A distinction exists between venial sins and imperfections. Imperfections are faults that arise from ignorance or weakness, not from a bad will.
For instance involuntary distractions in prayer, “white lies” told while telling a story or in exagerations or jokes, bad manners that hurt no one much, are imperfections. We should, however, try to avoid all imperfections, for they are not praiseworthy, are often a cause of irritation to others, and make us accustomed to doing what is not correct.
How does venial sin harm us? –Venial sin harms us by making us less fervent in the service of God, by weakening our power to resist mortal sin, and by making us deserving of God’s punishments in this life or in purgatory.
Although venial sin is not a grievous offense against God, it is nevertheless a great moral evil, next alone to mortal sin.
It is like a drop of ink in a glassful of clear water; the ink, however little, takes away the clearness.
If often committed, venial sin weakens the will, lessens our power to resist evil, and makes it easier for us to fall into mortal sin.
“He that contemneth small things shall fall by little and little” (Ecclus. 19:1). “He who is faithful in a very little thing is faithful also in much; and he who is unjust in a very little thing is unjust also in much” (Luke 16:10). A great fire is started by a tiny breeze. Venial sin, by weakening the will, makes us indisposed for good, and lukewarm in God’s service.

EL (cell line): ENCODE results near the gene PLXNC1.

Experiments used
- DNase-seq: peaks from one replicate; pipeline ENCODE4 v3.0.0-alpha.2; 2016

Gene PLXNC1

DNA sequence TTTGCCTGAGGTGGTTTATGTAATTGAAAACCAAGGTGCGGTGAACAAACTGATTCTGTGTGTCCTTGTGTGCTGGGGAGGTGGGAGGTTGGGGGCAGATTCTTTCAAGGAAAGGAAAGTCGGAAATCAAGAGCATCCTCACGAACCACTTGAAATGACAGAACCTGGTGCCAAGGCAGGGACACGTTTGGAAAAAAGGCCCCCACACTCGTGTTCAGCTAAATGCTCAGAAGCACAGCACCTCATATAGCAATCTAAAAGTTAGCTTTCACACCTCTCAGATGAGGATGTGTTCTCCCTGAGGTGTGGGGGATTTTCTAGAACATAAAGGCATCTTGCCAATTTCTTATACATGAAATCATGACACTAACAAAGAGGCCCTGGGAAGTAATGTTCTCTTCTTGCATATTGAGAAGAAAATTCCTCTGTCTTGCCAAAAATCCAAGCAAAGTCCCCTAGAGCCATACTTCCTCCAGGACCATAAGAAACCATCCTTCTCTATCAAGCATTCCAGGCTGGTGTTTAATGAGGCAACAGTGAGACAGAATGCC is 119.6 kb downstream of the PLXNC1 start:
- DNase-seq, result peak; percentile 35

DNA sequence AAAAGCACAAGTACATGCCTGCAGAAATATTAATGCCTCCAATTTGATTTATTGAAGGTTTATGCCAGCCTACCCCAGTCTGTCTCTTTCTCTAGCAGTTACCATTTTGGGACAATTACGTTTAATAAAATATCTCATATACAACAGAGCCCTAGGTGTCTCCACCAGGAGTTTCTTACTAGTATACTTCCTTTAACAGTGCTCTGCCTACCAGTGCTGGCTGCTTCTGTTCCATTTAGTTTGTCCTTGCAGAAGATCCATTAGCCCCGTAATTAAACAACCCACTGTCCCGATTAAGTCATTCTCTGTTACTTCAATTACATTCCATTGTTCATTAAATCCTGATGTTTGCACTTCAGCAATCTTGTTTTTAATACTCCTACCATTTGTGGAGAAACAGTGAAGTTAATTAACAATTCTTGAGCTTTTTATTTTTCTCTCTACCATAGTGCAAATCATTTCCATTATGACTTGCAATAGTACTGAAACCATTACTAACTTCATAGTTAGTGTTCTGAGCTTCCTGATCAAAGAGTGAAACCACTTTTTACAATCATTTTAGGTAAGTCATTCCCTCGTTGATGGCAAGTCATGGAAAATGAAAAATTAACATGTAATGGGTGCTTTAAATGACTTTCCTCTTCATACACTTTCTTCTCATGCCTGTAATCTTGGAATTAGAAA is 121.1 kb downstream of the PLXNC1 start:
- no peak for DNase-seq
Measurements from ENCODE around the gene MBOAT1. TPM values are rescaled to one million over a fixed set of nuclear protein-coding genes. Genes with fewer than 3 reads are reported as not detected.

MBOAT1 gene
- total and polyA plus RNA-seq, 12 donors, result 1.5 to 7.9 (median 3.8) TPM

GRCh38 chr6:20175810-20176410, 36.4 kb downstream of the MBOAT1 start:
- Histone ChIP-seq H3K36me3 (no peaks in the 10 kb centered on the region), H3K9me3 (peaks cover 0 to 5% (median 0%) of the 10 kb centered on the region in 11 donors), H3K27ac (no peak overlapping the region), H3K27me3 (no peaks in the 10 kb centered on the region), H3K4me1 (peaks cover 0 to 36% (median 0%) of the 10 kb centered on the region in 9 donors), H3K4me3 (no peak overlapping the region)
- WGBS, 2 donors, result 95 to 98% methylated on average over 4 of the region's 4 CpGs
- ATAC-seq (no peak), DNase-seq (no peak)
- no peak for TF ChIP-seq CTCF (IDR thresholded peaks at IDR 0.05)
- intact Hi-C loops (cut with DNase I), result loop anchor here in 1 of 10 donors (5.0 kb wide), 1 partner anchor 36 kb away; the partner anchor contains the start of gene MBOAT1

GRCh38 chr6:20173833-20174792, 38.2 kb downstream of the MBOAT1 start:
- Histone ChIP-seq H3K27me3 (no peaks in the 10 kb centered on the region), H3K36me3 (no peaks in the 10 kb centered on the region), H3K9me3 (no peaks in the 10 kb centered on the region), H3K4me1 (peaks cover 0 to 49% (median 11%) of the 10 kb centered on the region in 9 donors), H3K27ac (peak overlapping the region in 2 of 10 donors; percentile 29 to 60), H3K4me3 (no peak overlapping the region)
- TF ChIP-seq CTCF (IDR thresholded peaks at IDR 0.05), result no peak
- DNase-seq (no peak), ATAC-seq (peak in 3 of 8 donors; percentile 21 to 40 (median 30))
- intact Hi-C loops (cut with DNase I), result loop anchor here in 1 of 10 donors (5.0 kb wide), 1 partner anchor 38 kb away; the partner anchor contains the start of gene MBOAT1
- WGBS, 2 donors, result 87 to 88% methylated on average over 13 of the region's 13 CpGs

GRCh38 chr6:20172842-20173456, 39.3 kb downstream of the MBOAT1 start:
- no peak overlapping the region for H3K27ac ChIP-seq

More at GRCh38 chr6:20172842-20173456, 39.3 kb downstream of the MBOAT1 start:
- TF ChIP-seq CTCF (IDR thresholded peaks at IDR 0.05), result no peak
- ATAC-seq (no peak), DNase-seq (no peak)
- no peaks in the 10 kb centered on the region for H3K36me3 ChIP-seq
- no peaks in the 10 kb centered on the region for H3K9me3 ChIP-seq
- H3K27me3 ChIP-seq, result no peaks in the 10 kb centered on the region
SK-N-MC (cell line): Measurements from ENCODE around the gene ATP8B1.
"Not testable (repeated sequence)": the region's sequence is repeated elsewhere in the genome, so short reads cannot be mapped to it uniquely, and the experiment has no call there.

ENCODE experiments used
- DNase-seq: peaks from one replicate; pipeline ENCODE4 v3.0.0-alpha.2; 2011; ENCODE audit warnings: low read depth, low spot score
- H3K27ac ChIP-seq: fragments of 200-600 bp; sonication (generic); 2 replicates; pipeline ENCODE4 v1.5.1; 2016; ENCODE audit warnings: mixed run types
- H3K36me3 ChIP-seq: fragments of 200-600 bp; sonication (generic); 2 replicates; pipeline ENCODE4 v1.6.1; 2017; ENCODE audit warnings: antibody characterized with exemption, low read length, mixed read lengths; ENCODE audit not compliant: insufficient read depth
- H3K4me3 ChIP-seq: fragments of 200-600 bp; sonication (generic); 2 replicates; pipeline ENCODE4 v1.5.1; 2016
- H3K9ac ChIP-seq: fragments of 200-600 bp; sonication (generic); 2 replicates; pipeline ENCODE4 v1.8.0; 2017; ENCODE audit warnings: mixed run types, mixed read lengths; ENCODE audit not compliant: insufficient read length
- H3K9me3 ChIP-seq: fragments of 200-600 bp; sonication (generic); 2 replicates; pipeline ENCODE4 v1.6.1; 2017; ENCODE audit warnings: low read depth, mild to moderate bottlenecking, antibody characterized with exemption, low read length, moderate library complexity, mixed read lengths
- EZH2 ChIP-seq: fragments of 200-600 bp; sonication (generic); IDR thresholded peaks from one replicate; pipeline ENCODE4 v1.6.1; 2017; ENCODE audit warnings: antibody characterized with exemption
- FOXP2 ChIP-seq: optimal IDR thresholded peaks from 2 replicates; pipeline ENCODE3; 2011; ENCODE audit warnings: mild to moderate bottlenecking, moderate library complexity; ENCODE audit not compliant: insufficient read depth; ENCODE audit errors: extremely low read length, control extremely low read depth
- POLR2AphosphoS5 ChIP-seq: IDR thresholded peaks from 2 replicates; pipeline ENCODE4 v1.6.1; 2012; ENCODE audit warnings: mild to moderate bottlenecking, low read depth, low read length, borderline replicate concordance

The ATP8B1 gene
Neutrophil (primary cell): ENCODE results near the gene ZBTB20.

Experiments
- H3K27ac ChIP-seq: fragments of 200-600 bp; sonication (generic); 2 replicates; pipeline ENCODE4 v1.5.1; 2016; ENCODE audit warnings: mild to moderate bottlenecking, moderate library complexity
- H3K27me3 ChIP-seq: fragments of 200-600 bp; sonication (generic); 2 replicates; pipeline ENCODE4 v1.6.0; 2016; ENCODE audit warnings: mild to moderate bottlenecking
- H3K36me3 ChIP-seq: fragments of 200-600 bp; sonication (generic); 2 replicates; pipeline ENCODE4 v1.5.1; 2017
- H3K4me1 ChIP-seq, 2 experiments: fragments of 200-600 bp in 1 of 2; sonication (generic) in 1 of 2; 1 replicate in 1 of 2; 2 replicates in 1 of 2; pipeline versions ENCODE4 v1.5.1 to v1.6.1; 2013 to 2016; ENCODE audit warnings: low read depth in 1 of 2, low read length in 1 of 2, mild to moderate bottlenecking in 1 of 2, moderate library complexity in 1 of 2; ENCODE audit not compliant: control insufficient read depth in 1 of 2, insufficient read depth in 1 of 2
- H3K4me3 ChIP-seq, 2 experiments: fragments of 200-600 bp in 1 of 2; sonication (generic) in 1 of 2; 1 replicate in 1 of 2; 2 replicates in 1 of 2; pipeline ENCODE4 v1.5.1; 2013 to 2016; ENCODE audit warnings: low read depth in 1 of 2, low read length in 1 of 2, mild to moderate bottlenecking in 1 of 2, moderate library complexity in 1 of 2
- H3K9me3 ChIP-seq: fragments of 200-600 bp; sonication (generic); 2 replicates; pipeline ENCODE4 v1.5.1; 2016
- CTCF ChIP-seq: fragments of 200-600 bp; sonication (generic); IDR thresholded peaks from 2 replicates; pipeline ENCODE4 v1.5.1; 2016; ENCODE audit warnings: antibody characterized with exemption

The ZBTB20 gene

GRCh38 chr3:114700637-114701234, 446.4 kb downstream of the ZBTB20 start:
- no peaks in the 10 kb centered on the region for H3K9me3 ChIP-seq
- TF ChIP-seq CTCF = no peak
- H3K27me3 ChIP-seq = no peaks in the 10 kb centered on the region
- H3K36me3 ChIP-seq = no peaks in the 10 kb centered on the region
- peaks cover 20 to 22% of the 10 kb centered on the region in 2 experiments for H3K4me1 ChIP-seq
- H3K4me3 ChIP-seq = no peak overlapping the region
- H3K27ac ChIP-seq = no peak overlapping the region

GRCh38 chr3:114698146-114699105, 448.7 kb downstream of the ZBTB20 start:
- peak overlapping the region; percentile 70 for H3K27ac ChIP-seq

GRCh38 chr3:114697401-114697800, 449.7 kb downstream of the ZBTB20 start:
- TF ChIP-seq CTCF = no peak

Venial sin deprives us of many actual graces we need for resisting temptation.
When a mirror is dusty, it cannot reflect the image clearly; similarly the mirror of the soul, when dusty with venial sin, cannot reflect the light of grace and justice. God will not bestow his blessings and graces on one whose soul is disfigured by venial sin, as a distinguished personage is not expected to embrace a man who is disfigured by a skin disease.
Venial sin deprives us of heaven for a time.
If we die with venial sins on our souls, or without fully satisfying for them, we have to expiate for them in purgatory.
A great desire not to offend God in the least is the best proof of love and loyalty towards our heavenly Father.